Offline Sho

Re: When will this witch-hunt end? And what will be left when it does?
« Reply #8 on: September 26, 2014, 10:49:30 AM »
Yes the doctor did adjust her pain meds, once, but when she made it clear it wasn't working, he did nothing else when he should have. He wasn't helping his patient and that's not following the Hippocratic oath.

Every pain prescription takes time to adjust to - as Pumpkin Seeds said, up to a month. Unless the prescription is making a patient physically ill, a doctor will usually tell you to push through what you have (even if you're in pain) to see if your body can adjust to it. Does it really, really suck? Yeah, absolutely. Do they have to do it? Yeah. The Hippocratic Oath is about helping people, sure, but it's primarily about keeping people safe and doing what you can. I think you all are ignoring the fact that narcotic-based medicines are considered VERY dangerous and are very carefully controlled (as they are also incredibly addictive) and that doctors are loathe to hand them out, particularly when the patient is taking a sleep-inducing medicine as well.

I don't think Pumpkin Seeds is meaning to be cold - she's not telling the OP to 'suck it up and get over it', at least not as I read it. She's saying that it's awful that the OP is going through so much, but that the whole matter with the doctors is more complicated than it may seem at first blush. All in all, this is the sort of thing that we can't properly weigh in on without seeing the contracts or understanding what sorts of medicines the doctors put her on. We're not doctors (and even if we were, we don't have the proper medical information to operate on at this moment), so we can't really say that we know her doctor was derelict in his duties.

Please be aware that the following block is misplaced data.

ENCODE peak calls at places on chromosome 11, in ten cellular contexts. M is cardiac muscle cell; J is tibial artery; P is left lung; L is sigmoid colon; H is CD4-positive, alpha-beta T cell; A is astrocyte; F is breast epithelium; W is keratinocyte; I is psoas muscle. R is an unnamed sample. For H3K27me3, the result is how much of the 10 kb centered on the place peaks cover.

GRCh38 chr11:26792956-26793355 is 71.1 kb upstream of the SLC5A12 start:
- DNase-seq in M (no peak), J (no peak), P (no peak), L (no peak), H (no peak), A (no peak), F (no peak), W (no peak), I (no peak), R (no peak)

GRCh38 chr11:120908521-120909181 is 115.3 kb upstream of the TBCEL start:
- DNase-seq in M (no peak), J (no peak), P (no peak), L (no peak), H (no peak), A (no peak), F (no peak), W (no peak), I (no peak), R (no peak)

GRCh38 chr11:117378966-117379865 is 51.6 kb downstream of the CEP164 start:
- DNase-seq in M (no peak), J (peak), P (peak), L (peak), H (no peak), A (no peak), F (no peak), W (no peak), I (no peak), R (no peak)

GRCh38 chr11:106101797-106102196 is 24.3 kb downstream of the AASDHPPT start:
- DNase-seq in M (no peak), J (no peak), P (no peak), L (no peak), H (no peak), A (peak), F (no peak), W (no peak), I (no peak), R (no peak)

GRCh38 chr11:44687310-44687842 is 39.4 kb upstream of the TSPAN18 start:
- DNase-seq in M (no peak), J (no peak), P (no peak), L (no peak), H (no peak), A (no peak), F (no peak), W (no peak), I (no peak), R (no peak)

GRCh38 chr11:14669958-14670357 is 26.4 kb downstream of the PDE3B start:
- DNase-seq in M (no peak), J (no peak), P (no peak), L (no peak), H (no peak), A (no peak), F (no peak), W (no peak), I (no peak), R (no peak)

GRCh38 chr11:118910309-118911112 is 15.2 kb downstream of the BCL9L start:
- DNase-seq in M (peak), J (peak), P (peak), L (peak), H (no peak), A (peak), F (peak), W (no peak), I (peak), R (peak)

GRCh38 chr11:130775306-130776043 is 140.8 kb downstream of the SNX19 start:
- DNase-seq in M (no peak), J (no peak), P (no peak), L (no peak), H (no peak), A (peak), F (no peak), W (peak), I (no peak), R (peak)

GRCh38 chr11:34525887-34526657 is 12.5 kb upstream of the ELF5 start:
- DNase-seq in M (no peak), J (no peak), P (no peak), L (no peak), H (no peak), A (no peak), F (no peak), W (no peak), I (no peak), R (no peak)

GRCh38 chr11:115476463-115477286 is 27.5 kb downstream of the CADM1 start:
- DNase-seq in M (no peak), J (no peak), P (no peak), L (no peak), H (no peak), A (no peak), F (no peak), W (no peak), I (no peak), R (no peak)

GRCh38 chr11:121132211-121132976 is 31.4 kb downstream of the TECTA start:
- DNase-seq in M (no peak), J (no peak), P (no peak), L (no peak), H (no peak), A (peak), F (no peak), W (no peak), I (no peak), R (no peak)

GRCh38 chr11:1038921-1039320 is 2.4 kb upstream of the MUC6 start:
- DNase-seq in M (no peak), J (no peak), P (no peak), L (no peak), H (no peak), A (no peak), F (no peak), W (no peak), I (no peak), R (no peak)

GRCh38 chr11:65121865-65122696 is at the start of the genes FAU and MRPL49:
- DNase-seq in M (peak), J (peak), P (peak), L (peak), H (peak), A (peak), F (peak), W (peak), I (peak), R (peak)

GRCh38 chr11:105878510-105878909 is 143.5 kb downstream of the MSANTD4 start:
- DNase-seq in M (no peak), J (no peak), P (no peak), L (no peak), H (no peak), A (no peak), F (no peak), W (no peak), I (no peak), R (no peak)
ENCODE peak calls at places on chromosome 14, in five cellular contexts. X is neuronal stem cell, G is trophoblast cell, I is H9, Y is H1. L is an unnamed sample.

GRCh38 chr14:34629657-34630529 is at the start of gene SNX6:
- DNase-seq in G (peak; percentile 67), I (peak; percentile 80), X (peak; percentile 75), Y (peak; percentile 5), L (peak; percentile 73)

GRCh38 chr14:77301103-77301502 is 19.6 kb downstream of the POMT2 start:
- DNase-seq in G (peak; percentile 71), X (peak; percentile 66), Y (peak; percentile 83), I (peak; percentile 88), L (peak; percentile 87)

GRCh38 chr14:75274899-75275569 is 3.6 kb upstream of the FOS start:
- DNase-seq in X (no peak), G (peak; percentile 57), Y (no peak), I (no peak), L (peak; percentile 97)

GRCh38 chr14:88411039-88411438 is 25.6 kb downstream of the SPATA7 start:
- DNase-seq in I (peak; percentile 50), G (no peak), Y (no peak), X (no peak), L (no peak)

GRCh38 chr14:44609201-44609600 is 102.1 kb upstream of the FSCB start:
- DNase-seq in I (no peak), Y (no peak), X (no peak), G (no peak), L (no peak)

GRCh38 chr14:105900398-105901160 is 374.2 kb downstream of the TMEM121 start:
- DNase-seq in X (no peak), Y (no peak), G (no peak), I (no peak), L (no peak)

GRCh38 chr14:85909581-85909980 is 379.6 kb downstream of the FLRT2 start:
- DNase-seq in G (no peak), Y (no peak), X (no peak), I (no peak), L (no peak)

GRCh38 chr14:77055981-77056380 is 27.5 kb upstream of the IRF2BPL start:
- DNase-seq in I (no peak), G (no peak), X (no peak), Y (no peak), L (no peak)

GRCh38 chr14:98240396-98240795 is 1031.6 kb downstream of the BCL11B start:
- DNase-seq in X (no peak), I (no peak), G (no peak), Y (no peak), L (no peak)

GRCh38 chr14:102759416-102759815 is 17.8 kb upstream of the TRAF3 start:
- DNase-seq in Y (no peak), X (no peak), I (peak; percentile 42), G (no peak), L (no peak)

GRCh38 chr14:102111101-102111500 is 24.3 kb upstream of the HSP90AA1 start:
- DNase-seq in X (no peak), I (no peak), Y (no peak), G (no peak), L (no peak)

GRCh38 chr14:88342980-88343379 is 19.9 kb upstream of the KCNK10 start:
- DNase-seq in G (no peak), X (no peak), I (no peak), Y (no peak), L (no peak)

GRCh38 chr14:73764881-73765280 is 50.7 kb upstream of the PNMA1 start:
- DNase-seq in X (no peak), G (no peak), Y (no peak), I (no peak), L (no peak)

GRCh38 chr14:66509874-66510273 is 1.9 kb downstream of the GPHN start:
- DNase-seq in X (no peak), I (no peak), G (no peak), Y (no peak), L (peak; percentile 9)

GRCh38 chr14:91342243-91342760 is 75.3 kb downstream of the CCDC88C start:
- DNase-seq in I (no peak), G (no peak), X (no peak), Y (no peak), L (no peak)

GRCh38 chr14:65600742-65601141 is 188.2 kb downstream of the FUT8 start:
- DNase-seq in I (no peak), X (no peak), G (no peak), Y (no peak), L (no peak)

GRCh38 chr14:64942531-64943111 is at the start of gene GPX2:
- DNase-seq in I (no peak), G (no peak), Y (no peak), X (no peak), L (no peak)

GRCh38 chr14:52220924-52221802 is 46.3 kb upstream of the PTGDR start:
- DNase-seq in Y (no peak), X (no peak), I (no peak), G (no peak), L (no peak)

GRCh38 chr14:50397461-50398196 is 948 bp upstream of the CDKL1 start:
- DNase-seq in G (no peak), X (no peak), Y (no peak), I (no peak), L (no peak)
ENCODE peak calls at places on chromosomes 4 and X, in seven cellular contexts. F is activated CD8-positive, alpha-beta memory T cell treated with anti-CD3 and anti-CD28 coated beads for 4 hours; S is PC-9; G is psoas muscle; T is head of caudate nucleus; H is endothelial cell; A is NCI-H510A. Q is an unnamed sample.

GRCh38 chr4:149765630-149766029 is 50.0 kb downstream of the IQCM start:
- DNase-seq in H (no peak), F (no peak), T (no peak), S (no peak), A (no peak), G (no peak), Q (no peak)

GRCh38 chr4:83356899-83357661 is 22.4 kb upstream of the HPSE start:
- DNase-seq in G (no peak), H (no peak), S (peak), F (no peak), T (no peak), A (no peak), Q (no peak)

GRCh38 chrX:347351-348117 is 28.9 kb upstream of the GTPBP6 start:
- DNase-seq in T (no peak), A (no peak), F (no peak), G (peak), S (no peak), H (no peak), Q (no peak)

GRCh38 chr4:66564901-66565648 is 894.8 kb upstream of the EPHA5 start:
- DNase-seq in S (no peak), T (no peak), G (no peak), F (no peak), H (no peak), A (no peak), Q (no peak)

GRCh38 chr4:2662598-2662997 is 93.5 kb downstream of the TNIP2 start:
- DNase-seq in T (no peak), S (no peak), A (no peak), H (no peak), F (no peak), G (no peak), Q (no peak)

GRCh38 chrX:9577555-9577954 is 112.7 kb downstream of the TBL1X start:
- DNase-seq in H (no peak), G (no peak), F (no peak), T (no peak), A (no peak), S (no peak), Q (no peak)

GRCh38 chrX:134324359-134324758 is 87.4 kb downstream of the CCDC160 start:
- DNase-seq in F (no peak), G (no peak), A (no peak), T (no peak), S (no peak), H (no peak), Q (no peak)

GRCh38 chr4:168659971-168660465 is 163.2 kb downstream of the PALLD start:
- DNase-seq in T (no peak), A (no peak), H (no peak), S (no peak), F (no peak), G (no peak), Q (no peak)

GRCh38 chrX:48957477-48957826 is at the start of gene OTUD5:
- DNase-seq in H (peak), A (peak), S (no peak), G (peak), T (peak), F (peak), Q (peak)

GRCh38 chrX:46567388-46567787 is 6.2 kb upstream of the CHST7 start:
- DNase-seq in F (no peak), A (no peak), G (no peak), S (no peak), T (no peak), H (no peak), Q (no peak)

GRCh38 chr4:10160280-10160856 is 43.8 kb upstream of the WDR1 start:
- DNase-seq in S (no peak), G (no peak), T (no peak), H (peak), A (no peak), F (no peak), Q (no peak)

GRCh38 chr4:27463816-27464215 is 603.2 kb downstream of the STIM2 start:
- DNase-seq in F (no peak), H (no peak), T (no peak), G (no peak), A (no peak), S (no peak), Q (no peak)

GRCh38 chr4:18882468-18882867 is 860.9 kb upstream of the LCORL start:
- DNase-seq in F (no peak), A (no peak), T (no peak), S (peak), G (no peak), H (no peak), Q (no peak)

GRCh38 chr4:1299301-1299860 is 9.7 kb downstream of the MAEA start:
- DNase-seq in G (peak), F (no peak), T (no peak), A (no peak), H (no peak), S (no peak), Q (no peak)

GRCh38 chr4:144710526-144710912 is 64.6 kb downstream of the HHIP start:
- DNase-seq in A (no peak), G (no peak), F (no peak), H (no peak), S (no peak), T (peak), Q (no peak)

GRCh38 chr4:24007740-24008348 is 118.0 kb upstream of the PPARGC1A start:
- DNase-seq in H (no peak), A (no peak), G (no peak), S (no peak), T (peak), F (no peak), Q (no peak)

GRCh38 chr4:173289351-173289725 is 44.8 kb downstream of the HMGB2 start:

I know that after I had a cadaver ligament implanted into my knee I was given oxycontin, but when I dislocated my knee I was told to take Tylenol 2 (slightly stronger than OTC Tylenol). It hurt like hell (seriously, I've never felt pain like that), but they wouldn't give me anything stronger because of the concerns about prescribing medicine that strong. Pumpkin Seed's point about potential fatalities is a legitimate point - she's not saying that the OP's pain is invalid in any sort of way, just that pain, awful as it is, doesn't usually lead to death whereas an accidental overdose of pain pills almost certainly will. That is one of the primary reasons doctors are so tight-fisted with those sorts of pills (that, and the risk of addiction).


Offline Pumpkin Seeds

Re: When will this witch-hunt end? And what will be left when it does?
« Reply #9 on: September 26, 2014, 11:38:03 AM »